- An arrangement of Emergency Helicopter service (Pay first and claim later with your insurance if policy cover.). If in case of worst case only.
- Require number of porters.
- All ground transportation.
- All our government taxes.
- Official expanse.
- Food and Extra night whilst in Kathmandu.
- Your travel insurance. (compulsory)
- International air fare.
- Nepal Entry Visa Fees. Click here for more details.
- Items of a personal nature such as alcoholic drinks, cold drinks, laundry.
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FAQs- Frequently Asked Questions
Trekking to a new place can always be nerve-wracking disregard of the number of times you might have done it. Every place has its own culture, non-verbal norms and values, government policies and so on.
Having even the basic knowledge about the place can boost your confidence and give you a positive anticipation of the experience you can gain from the place.
If you are looking forward to trek in Nepal, this article will indeed be of great use to refer to. Answered below, are some of the most frequently asked questions about trekking in Nepal.
1. Is trekking difficult?
The difficulty level of the trek entirely depends upon the trek you chose.
If you happen to be trekking for the first time, or your physical condition does not permit you to (because of age or other medical conditions) you can always look for easy treks.
Easy treks have shorter number of days, less distance to be walked in a day, and relatively lower altitudes. You do not have to have prior experience or knowledge to trek to these places.
If you are adventurer and are looking for some thrill, you have plenty of options to choose from. Difficult treks have longer number of days. You will have to walk for 5-7hrs a day on an average and these treks are mostly situated in high altitudes. These treks also demand a good level of physical fitness.
Unlike other product, trekking is not about more for better. The difficulty level has got nothing to do with the experience you can gain from a trek.
Go for what you want to and what your physical ability will allow you to. Do not push yourself too hard. Trekking is not a competition. Its relaxation.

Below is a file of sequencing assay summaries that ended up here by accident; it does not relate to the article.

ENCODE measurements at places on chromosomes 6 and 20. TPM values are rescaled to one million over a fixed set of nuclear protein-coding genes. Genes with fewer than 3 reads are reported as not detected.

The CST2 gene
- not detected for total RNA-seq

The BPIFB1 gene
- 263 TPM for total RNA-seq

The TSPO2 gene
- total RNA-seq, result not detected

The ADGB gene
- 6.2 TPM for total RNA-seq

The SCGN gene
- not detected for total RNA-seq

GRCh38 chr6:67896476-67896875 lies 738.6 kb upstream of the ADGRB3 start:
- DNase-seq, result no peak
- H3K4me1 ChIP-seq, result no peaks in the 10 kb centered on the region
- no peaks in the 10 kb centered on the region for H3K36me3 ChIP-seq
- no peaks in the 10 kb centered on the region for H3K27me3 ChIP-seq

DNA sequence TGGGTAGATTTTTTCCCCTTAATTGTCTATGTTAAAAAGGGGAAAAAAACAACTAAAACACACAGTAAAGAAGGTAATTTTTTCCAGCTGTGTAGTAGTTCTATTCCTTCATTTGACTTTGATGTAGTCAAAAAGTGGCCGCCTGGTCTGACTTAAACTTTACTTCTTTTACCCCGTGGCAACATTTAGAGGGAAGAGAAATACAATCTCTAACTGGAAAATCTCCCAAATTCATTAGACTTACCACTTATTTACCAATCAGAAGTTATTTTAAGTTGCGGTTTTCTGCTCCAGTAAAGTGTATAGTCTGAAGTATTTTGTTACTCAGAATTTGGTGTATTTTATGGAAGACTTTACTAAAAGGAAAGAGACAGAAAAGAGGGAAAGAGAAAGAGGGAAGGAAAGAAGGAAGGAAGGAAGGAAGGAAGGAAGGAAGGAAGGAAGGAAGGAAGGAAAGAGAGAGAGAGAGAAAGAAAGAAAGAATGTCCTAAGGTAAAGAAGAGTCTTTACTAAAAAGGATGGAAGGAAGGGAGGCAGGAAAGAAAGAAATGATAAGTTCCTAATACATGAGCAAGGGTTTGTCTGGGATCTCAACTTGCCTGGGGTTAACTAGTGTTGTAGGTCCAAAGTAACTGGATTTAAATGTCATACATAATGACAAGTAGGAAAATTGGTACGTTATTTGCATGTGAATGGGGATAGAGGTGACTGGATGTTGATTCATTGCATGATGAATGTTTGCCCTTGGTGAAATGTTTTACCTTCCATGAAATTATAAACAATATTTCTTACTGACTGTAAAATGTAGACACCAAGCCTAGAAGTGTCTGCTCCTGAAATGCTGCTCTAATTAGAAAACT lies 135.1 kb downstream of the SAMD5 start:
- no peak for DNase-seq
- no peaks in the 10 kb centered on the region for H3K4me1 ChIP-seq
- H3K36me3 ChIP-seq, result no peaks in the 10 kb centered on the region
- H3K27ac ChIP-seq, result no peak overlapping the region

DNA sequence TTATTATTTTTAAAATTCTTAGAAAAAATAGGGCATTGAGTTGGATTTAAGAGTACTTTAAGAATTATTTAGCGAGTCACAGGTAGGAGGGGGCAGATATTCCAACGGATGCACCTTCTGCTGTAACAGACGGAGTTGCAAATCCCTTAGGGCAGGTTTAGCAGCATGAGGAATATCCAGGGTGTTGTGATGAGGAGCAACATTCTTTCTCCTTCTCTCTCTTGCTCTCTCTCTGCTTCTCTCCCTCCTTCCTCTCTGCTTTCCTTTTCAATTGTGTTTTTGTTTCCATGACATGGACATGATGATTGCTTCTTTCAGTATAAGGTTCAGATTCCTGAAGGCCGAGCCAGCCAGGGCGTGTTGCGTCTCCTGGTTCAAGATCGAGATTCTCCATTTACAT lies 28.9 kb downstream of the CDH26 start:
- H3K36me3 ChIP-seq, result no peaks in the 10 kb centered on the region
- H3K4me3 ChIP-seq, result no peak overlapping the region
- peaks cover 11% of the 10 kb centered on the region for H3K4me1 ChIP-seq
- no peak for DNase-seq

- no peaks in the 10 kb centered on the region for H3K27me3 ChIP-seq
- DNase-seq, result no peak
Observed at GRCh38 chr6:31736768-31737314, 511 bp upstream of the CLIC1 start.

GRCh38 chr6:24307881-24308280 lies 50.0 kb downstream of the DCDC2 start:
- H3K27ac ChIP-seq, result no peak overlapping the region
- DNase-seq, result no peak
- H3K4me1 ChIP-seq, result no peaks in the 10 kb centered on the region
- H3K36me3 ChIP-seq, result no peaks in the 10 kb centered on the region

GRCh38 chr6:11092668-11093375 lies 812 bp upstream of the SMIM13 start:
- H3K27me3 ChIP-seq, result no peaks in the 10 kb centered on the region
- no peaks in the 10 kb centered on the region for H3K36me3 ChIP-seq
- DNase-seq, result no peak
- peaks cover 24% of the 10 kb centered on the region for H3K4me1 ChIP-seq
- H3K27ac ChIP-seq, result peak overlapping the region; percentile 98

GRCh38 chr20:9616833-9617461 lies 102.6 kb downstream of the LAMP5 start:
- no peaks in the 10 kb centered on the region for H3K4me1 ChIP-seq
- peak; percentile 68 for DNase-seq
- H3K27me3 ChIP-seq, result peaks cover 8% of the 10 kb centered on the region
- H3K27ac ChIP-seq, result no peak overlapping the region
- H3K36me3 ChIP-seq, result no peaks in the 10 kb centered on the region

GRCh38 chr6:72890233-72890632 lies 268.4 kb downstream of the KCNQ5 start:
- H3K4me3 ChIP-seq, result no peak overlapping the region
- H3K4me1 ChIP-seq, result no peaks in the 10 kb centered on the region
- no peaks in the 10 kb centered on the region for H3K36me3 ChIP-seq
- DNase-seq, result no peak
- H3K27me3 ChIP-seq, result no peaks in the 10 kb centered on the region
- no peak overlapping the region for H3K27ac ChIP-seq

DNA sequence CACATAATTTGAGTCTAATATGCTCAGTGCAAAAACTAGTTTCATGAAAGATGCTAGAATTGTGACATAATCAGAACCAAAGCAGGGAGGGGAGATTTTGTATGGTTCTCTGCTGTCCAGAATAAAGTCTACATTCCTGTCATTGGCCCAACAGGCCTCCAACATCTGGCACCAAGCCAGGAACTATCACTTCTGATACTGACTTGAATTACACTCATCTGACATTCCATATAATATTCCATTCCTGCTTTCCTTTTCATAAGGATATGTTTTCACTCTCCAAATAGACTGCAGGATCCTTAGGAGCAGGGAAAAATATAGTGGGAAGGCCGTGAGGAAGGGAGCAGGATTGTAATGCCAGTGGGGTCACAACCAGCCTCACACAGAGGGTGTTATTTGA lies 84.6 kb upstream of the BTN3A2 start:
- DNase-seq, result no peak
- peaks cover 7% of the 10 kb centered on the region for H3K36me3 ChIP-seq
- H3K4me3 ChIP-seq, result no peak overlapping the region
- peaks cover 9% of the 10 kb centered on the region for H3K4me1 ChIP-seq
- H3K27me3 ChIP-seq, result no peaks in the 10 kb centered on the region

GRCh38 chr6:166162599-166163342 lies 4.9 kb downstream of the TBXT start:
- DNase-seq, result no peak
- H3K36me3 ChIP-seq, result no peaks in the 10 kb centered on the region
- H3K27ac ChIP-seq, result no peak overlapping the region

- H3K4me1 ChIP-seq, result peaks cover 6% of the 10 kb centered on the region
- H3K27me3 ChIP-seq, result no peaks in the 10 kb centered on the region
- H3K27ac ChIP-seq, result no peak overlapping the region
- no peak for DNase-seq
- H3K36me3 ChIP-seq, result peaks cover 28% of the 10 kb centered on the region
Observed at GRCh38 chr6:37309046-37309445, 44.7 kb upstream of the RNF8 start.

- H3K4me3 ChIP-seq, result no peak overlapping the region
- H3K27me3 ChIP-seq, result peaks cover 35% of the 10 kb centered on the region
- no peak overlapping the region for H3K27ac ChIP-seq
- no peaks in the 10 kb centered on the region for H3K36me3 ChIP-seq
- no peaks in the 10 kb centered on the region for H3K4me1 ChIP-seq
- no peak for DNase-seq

2. Is trekking expensive?
This entirely depends upon how much you are willing to spend on your trek. You can trek luxuriously by spending lavishly or you can backpack. It all depends upon how much your bank balance allows you to.
You will get accommodation for as less as 3-4$ per night, or you can pay up to 60-1004 per night for luxury resorts. On an average, you will need not more than 10$ for a meal. If you are looking for economical places, you can eat 3 meals for 10$! But eating at such places come at a great cost of low hygiene rate.
Bottom line: Nepal is not an expensive place when it comes to tourism. It is probably one of the places you can have the most economical luxury trek comparing to what a luxury trek would otherwise cost in your country!
3. What preparations should I make before trekking?
It is always a good idea to involve yourself in doing physical exercises before trekking. Not that you have to be all athletic and muscular to trek. An average level of physical fitness will make the journey less stressful.
Ending up with sore muscles, blisters, joint pain, and back pain can be very discomforting while trekking. This is unlikely to happen if you exercise beforehand.
Start exercising at least a month before the trek. You can do cardio exercises like running, jogging, long walks, cycling and swimming. Carry a light backpack along with you to get used to it. Gym work out can be a good option too. Just don’t over-do it.
If you are going on an easy trek, you need not be very physically fit. But prior exercising is still a good option. You will only make your journey more comfortable.
4. What are the things I need to pack?
There are a long list of things you will need for trekking. The things you carry can affect the entire experience of your journey. So make sure that while purchasing any gear, make no compromisation on the quality or the brand of the equipment.
To know about the things you require, refer to the following link-
5. Do I need special permission to trek?
You will not need trekking permits in any of the treks in the Everest region, the Annapurna region and also in the Langtang region. But you will have to pay entry fees while entering a conservation area or a national park.
Trekking permits are a must for trekking in the restricted regions. The permits are available for purchase in the department of immigration located in Dillibazaar, Kathmandu. For further information, refer to-
6. Is drinking water easily available?
Availability of drinking water is not the problem. The problem is the cost of it at higher altitude. As you gain height, the price of water rises up to 2-3$ per liter.
An alternative way of getting drinking water is by having your water bottles filled in tea houses. Tea houses will provide you boiled water for about 0.4-0.7$ per liter. They are completely safe for drinking.
Therefore, do not forget to take at least two water bottles with you.
7. What kind of food is available during trekking?
Food is not of any concern while trekking. You will get all kinds of cuisines. For breakfast, tea houses will provide you with eggs cooked in your preferred style along with pan cakes, bread butter, roti, and so on.
Various other dishes like pizza, pasta, momo, chowmein and many more are also available. The most preferred dish is Dal Bhaat. It is a typical Nepali meal. Rice is served with vegetable curry, lentils, tomato chutney and meat curry. The best part- an extra helping will no cost you extra! The meal is highly nutritional. It will also keep you fueled for long walks.